By Chris Jennings
I was clutching the crossbar that runs along the center console of Captain Sally Black's 23-foot custom Haynie Cat as we skipped across Baffin Bay's wind-churned waters. Spray arced from the gunwales with each slapping wave, but our guide didn't seem too concerned about the weather on this hazy gray December morning. Keeping one hand on the wheel, she used the other to tap out text messages to the two boats off our stern. All the while, her eyes tacked carefully back and forth between the console-mounted GPS unit and the water ahead.
Captain Sally eased off the throttle and aimed the bow toward the shoreline. The other two boats continued on a little farther, and that's when the ducks got up. Big flocks of pintails, redheads, and wigeon scattered as the trio of boats interrupted their morning feeding. "Oh, I love this spot," Sally said excitedly as she bumped the throttle forward and trimmed the 225-horsepower Mercury motor to ease us toward a lone mesquite tree poking out of the eroded shoreline. Clouds of ducks suddenly rose from freshwater impoundments further inland.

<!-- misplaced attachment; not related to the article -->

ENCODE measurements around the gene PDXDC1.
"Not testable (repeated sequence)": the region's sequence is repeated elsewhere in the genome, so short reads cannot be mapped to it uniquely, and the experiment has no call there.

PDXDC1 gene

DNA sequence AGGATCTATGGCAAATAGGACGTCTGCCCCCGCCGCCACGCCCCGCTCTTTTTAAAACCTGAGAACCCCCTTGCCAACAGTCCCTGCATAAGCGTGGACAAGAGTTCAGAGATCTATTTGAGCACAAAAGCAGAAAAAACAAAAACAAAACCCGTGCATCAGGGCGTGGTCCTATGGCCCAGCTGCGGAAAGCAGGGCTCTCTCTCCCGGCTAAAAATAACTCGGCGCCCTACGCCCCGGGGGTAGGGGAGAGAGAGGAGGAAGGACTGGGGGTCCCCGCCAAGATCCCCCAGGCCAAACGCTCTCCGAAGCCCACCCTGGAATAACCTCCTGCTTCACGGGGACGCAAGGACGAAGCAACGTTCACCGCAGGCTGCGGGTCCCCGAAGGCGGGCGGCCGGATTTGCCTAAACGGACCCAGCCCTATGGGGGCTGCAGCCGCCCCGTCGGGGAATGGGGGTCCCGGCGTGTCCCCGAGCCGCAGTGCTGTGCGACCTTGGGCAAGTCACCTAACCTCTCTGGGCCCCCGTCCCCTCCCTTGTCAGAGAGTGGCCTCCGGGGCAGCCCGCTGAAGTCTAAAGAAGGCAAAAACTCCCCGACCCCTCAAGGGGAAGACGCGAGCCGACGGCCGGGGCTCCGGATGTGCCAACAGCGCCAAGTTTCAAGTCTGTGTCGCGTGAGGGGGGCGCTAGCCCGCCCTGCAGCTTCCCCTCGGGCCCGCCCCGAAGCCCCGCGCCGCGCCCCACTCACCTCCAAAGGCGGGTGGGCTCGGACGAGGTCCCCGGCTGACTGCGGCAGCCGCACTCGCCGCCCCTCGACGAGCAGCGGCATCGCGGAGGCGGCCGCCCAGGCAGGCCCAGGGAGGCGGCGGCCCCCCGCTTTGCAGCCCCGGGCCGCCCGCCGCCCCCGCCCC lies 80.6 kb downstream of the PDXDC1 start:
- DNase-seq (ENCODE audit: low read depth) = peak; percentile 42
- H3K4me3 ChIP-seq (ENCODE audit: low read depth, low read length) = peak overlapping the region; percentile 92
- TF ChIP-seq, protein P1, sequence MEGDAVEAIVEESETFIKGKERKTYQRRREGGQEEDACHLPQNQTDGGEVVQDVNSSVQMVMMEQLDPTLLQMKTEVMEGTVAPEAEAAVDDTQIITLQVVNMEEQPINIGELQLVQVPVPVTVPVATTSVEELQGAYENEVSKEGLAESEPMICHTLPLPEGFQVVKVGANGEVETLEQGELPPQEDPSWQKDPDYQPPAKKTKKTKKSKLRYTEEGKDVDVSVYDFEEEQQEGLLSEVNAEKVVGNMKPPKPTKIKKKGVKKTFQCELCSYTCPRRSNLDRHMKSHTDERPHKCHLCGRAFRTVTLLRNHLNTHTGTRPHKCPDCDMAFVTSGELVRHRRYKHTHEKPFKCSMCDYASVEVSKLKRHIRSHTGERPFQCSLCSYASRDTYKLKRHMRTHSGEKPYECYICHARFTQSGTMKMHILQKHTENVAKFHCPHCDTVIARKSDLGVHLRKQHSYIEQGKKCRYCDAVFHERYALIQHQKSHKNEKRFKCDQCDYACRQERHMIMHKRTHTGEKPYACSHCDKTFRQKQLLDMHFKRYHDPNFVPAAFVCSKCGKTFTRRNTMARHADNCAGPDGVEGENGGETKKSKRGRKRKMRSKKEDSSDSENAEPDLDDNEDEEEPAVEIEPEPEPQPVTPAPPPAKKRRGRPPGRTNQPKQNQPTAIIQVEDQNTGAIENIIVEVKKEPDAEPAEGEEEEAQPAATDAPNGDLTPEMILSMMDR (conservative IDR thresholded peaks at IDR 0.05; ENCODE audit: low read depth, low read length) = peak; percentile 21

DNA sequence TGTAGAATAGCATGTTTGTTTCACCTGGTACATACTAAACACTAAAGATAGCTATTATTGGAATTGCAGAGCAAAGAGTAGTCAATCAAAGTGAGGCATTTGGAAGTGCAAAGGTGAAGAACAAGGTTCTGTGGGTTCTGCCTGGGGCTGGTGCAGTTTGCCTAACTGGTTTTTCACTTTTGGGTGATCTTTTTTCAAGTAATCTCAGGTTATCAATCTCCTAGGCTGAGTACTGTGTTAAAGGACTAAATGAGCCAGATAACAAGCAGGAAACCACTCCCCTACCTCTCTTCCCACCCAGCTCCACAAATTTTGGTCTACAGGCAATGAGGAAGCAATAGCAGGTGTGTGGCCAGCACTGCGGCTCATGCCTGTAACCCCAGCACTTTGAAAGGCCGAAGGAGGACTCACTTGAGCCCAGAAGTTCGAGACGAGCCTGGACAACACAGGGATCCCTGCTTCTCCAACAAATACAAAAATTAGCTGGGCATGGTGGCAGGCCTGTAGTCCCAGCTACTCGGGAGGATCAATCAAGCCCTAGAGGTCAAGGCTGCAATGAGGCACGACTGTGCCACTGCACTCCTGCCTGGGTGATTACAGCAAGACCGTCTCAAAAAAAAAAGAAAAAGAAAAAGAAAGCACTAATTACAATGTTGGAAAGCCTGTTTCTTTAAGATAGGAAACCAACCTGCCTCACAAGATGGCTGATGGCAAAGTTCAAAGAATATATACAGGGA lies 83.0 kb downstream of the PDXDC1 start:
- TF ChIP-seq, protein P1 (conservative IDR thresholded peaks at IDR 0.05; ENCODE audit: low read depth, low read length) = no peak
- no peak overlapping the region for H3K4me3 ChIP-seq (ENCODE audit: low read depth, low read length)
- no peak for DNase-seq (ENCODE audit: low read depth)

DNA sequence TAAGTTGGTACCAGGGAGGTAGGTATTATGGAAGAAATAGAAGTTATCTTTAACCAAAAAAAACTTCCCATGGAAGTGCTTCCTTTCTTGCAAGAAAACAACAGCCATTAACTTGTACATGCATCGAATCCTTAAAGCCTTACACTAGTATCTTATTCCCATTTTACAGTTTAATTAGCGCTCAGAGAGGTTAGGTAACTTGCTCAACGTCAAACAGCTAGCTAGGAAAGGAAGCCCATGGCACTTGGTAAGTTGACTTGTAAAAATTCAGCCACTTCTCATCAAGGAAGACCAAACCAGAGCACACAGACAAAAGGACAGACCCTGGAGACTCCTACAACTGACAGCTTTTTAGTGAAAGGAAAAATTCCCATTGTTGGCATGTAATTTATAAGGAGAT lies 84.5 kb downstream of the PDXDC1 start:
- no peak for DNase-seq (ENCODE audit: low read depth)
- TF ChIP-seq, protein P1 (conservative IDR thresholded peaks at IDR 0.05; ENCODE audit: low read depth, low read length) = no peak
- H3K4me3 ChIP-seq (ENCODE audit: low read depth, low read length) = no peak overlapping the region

"I think I love this spot too," I said to myself, even though this was the first time I had ever laid eyes on it.
After getting our marching orders from Sally, Ted Gartner and I gathered up decoys, guns, bags, and chairs, and then hopped out of the boat into eight inches of water and a hard-sand bottom. Gartner is director of media relations for Garmin, the sponsor of our three-day Texas waterfowl hunt. The excursion provided a fine opportunity to test the company's new handheld and boat-mounted GPS units.
Navigating Baffin Bay's notorious rocks, sandbars, and channels can be challenging. Fortunately, Captain Sally and her husband, Aubrey, are seasoned veterans of these treacherous waters. The couple run Baffin Bay Rod and Gun, a full-service lodge and outfitter business in nearby Riviera. They specialize in connecting anglers with the trophy sea trout that grow in the high salinity of the bay and in providing waterfowlers with opportunities to take prized redheads, pintails, and other ducks that winter along the Upper Laguna Madre.
Sally motored the boat several hundred yards away and out of sight. In the meantime, Gartner and I tossed out three dozen decoys. We set up a few lawn chairs on the beach, right under the mesquite tree. Then we quickly built a makeshift blind out of palm fronds tied to rebar stakes, which we pushed easily into the soft sand in front of the chairs.